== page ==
Scenario one: President Trump doesn’t realize executive orders are not legislation.
Scenario two: He knows executive orders are not legislation but realizes most don’t know that.
Scenario three: Neither of those scenarios applies. He’s just spouting off again.
At an event with firefighters in West Palm Beach, Fla. on Wednesday, Trump boasted he set a record for passing the most legislation in a year.
“We got a lot of legislation passed … I believe—and you would have to ask those folks who will know the real answer—we have more legislation passed, including the record … was Harry Truman, a long time ago. And we broke that record, so we got a lot done.”
The thing is, he didn’t.
According to NPR, those 96 bills are comprised of the following:
“More than three dozen modify or extend existing law; 16 repeal rules and regulations using a process known as the Congressional Review Act; a dozen commemorate or honor people and organizations by doing things like renaming federal buildings; and seven provide temporary government funding or one-time disaster relief funds.”
The amount of legislation a president signs within his first year is not a particularly strong barometer for performance, and it probably wouldn’t be worth reporting if Trump hadn’t lied about it.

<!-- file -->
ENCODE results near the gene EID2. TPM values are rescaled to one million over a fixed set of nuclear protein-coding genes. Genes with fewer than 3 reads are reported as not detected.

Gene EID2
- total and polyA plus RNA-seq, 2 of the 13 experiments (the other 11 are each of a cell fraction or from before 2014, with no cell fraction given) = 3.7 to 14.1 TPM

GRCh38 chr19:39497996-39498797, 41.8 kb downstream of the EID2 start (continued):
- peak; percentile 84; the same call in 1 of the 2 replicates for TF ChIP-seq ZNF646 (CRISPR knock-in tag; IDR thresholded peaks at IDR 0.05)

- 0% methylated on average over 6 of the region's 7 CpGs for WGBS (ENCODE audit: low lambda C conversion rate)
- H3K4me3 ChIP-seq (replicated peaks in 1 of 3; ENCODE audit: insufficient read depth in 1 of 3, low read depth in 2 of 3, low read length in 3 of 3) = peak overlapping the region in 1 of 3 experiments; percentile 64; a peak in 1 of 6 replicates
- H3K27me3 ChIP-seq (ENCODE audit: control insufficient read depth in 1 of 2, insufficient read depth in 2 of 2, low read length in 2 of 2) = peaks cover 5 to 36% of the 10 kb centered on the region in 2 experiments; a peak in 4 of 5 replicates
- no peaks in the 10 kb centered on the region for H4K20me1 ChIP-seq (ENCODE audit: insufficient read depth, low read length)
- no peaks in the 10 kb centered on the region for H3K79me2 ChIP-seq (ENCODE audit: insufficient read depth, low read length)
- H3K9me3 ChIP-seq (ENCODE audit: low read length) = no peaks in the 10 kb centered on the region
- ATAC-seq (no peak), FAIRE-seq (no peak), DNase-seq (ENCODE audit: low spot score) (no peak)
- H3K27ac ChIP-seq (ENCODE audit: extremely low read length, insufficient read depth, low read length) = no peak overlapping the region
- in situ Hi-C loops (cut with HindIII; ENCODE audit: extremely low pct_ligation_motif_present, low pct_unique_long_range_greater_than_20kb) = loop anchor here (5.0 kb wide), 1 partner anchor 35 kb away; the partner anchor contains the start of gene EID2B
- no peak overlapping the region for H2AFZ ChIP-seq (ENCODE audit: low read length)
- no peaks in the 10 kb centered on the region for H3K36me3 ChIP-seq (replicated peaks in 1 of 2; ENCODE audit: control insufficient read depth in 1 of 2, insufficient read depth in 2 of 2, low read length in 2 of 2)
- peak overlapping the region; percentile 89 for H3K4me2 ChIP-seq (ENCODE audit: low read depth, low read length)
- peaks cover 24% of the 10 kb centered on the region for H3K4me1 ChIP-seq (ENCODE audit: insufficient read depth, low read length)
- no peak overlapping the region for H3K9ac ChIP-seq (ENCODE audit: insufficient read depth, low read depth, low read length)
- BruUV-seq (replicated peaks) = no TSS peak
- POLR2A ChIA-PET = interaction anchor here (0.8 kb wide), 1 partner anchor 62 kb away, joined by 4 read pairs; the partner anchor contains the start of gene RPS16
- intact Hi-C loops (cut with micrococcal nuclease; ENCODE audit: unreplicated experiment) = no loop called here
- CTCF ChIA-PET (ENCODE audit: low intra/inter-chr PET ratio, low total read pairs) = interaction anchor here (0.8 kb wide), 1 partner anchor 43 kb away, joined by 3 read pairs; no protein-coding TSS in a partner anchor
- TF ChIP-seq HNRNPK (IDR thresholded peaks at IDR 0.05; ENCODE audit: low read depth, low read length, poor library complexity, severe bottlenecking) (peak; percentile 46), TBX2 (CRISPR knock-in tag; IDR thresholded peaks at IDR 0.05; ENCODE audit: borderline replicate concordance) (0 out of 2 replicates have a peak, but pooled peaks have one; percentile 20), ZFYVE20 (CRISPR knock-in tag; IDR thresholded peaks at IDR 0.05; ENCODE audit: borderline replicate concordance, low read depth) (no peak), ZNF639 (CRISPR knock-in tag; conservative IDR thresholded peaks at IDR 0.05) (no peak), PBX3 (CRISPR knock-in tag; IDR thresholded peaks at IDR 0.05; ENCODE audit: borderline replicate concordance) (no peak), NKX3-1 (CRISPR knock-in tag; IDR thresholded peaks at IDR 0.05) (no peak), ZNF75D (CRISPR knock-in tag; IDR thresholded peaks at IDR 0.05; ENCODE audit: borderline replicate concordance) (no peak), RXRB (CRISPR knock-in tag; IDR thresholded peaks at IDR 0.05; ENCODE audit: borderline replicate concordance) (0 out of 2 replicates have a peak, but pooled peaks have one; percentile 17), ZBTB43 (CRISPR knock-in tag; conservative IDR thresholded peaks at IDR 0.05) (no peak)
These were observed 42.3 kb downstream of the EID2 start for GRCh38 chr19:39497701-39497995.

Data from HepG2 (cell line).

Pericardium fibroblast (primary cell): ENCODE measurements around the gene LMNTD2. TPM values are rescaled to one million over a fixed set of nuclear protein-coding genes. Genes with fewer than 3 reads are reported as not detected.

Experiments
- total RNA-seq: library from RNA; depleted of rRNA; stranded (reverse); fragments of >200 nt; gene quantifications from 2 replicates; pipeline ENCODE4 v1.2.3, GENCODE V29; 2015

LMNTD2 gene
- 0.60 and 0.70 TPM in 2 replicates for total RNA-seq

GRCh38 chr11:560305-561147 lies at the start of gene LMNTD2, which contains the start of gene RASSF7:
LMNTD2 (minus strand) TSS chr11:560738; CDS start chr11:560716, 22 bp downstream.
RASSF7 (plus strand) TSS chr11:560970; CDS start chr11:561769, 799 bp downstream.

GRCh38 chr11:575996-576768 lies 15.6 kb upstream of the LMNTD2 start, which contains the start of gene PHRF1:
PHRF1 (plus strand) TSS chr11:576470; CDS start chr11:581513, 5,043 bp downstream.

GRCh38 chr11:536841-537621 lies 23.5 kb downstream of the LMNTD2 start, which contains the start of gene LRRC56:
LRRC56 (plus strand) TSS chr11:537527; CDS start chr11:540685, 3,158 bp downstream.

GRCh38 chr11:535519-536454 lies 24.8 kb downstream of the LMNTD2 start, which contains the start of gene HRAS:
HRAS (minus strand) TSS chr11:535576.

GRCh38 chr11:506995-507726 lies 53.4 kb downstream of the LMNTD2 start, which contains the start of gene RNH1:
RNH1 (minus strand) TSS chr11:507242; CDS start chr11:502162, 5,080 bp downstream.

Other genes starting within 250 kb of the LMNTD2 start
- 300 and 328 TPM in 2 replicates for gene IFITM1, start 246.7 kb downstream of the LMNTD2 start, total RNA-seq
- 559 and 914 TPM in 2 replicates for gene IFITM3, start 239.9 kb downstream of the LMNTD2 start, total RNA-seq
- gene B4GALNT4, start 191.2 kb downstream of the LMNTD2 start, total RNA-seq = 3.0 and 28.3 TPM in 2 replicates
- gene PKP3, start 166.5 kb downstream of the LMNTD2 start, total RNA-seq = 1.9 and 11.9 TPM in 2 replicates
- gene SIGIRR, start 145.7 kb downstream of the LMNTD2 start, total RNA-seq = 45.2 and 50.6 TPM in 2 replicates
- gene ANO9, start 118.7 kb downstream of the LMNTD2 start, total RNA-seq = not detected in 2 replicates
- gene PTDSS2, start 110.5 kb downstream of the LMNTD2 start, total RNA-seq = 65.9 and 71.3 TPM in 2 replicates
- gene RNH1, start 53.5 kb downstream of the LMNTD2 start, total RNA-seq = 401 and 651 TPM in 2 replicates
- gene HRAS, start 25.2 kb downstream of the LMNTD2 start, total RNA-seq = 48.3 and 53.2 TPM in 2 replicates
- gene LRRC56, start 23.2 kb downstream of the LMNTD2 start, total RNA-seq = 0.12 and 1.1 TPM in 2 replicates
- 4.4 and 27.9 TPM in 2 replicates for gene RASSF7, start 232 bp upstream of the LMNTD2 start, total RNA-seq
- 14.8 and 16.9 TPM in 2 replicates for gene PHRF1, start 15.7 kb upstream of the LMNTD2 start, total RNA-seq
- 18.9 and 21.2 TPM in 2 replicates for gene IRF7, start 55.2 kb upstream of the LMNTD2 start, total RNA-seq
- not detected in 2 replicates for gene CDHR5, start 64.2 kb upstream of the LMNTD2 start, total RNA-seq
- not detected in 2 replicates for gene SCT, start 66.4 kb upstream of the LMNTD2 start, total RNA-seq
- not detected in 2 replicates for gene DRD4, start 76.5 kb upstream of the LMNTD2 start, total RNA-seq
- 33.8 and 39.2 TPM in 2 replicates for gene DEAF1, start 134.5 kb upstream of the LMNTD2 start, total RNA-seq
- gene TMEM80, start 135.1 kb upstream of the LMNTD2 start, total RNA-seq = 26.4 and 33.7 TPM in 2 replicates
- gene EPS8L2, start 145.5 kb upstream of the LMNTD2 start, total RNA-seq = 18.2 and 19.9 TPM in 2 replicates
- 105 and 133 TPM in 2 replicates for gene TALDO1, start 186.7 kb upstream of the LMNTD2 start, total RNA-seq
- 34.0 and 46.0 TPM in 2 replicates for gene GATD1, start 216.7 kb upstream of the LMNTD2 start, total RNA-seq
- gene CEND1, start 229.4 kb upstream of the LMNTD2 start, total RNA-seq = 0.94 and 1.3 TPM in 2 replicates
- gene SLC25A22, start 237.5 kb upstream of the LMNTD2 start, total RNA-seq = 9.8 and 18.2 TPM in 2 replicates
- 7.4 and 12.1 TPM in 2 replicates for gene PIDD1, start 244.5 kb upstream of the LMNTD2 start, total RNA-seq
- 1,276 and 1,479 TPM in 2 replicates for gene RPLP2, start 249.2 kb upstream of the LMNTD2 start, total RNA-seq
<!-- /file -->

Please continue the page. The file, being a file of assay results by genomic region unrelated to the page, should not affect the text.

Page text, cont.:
A better indicator, according to political scientists, is bills’ significance.
For example, “S 810: A bill to facilitate construction of a bridge on certain property in Christian County, Missouri, and for other purposes” is not as consequential as “HR 3364: Countering America’s Adversaries Through Sanctions Act.”
John Frendreis, professor of political science at Loyola University Chicago, stated:
“This tax bill is a big deal. But I don’t think anybody would regard anything else that has come down the line as a significant legislative achievement.”
On executive orders, though, Trump scores very highly.
Eleven months into his presidency he has signed 58.
Former President Barack Obama, on the other hand, averaged 35 per year.
Let’s just let him believe whatever he wants. He only ran for president to promote his brand anyway.
Image credit: latimes.com